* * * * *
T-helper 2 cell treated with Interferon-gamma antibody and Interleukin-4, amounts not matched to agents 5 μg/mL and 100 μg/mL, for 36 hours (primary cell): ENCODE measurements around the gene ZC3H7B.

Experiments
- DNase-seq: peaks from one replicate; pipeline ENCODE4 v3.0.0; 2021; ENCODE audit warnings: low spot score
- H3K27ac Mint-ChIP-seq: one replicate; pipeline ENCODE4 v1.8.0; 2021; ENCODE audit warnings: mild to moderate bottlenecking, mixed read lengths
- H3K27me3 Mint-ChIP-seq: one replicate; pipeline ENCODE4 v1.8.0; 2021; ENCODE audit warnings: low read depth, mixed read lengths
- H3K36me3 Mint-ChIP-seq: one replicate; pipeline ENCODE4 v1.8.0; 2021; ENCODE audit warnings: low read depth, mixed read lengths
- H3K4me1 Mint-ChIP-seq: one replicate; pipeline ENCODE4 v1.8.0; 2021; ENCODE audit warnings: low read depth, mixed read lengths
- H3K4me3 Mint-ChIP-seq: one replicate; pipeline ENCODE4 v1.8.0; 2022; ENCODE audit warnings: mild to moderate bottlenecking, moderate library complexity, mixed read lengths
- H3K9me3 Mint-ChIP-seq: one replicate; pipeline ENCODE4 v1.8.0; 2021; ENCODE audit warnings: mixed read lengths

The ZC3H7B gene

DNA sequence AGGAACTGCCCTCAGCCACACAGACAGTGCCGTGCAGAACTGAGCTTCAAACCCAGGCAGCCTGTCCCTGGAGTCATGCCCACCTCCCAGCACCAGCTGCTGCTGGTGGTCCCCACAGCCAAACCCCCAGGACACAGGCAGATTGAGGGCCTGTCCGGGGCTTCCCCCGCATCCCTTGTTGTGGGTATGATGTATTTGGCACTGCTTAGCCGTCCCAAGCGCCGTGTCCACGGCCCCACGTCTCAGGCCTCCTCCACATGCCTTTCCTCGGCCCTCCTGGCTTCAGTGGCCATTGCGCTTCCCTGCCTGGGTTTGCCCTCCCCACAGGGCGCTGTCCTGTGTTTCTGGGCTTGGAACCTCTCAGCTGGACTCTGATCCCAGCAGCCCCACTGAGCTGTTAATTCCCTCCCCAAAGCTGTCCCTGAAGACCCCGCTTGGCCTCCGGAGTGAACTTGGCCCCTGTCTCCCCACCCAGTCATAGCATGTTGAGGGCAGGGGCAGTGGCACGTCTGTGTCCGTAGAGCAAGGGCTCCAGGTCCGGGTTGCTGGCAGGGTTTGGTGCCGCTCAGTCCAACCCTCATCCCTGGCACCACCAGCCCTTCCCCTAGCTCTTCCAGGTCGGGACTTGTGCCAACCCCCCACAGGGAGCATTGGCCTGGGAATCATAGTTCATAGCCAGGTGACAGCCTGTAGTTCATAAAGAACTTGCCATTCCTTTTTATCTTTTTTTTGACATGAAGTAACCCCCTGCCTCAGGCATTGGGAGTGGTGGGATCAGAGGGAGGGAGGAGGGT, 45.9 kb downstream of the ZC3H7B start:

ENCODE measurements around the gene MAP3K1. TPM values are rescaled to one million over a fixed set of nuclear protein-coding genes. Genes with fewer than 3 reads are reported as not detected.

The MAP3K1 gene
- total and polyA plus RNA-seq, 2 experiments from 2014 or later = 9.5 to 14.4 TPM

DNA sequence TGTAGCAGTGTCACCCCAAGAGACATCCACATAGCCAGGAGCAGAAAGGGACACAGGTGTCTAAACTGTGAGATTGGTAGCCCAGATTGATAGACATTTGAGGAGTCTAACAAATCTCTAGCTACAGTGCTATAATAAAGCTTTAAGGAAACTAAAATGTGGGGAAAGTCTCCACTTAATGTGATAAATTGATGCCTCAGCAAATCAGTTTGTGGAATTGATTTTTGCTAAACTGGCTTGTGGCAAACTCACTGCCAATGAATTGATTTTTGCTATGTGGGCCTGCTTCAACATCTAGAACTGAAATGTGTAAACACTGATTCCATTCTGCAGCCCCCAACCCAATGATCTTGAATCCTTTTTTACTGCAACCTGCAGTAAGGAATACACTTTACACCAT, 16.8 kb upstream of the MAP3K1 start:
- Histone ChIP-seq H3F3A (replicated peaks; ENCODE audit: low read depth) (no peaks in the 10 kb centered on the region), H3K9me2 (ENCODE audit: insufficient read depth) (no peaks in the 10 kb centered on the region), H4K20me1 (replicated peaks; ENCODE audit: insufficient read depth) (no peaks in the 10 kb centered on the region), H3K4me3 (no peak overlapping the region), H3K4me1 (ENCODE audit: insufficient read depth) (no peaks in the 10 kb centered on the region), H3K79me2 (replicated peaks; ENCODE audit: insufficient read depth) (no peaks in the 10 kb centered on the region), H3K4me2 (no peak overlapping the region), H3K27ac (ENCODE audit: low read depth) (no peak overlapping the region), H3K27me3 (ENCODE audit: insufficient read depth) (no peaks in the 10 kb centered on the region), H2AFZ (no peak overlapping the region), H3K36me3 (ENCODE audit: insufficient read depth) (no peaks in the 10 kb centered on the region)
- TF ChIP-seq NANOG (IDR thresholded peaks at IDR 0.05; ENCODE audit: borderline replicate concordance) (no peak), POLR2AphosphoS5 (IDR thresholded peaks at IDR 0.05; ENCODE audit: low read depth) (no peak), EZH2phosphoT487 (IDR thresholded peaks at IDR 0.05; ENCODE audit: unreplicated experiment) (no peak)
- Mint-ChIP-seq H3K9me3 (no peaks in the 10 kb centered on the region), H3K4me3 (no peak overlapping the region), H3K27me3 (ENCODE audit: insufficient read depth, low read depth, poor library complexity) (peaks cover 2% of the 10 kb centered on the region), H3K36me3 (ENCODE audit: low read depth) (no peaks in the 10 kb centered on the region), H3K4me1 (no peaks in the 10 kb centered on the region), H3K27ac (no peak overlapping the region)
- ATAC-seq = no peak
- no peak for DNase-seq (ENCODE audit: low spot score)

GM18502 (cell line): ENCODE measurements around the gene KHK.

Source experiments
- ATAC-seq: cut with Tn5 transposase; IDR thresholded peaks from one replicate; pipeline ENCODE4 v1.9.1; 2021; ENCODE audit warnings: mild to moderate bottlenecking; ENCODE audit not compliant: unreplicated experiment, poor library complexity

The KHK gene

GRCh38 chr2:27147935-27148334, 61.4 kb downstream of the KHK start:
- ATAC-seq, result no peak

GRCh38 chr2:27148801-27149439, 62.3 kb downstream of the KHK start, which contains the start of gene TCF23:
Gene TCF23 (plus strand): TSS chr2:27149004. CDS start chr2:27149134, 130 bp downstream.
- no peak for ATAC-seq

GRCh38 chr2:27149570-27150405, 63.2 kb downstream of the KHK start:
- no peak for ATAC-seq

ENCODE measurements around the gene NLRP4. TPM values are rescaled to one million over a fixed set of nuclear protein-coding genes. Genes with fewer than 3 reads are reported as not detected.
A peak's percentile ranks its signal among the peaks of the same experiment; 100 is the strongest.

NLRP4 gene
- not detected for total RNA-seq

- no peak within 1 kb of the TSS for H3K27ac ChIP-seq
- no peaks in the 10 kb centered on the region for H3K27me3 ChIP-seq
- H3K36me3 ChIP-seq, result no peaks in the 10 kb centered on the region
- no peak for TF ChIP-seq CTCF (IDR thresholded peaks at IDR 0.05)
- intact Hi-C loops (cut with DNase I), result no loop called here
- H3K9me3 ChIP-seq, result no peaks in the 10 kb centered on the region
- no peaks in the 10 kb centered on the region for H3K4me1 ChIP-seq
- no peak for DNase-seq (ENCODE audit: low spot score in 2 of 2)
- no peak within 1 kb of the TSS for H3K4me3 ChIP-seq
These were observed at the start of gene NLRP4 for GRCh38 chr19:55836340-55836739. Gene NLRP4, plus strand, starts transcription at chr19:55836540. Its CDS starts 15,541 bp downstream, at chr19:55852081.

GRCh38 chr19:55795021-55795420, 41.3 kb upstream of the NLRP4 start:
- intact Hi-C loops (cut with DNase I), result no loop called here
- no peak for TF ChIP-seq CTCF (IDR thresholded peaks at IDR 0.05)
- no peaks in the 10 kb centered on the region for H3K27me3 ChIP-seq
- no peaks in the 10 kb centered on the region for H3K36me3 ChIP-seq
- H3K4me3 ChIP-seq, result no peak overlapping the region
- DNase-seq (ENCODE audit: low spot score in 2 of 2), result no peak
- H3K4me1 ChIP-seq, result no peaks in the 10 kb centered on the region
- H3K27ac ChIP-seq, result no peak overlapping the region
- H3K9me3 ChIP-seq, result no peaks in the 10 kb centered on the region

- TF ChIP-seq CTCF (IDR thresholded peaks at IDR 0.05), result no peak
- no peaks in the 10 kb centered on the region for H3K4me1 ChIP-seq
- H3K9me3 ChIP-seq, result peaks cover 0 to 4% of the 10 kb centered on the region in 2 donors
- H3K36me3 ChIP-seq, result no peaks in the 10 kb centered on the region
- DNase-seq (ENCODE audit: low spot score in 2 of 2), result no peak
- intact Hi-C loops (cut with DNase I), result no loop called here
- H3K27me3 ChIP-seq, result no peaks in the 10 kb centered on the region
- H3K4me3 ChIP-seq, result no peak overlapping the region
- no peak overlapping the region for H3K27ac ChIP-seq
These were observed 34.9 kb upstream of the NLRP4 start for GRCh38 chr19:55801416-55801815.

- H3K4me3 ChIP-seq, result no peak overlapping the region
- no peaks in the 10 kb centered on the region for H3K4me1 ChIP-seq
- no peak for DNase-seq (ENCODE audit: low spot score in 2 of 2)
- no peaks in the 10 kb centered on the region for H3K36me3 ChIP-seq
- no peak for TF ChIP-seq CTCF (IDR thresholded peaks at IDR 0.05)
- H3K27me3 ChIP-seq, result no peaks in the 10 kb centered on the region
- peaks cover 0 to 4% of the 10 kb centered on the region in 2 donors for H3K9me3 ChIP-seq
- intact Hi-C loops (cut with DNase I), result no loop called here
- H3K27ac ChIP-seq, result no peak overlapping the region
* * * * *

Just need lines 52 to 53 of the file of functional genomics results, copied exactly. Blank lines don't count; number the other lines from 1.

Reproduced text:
- DNase-seq (ENCODE audit: low spot score in 2 of 2), result no peak
- H3K4me1 ChIP-seq, result no peaks in the 10 kb centered on the region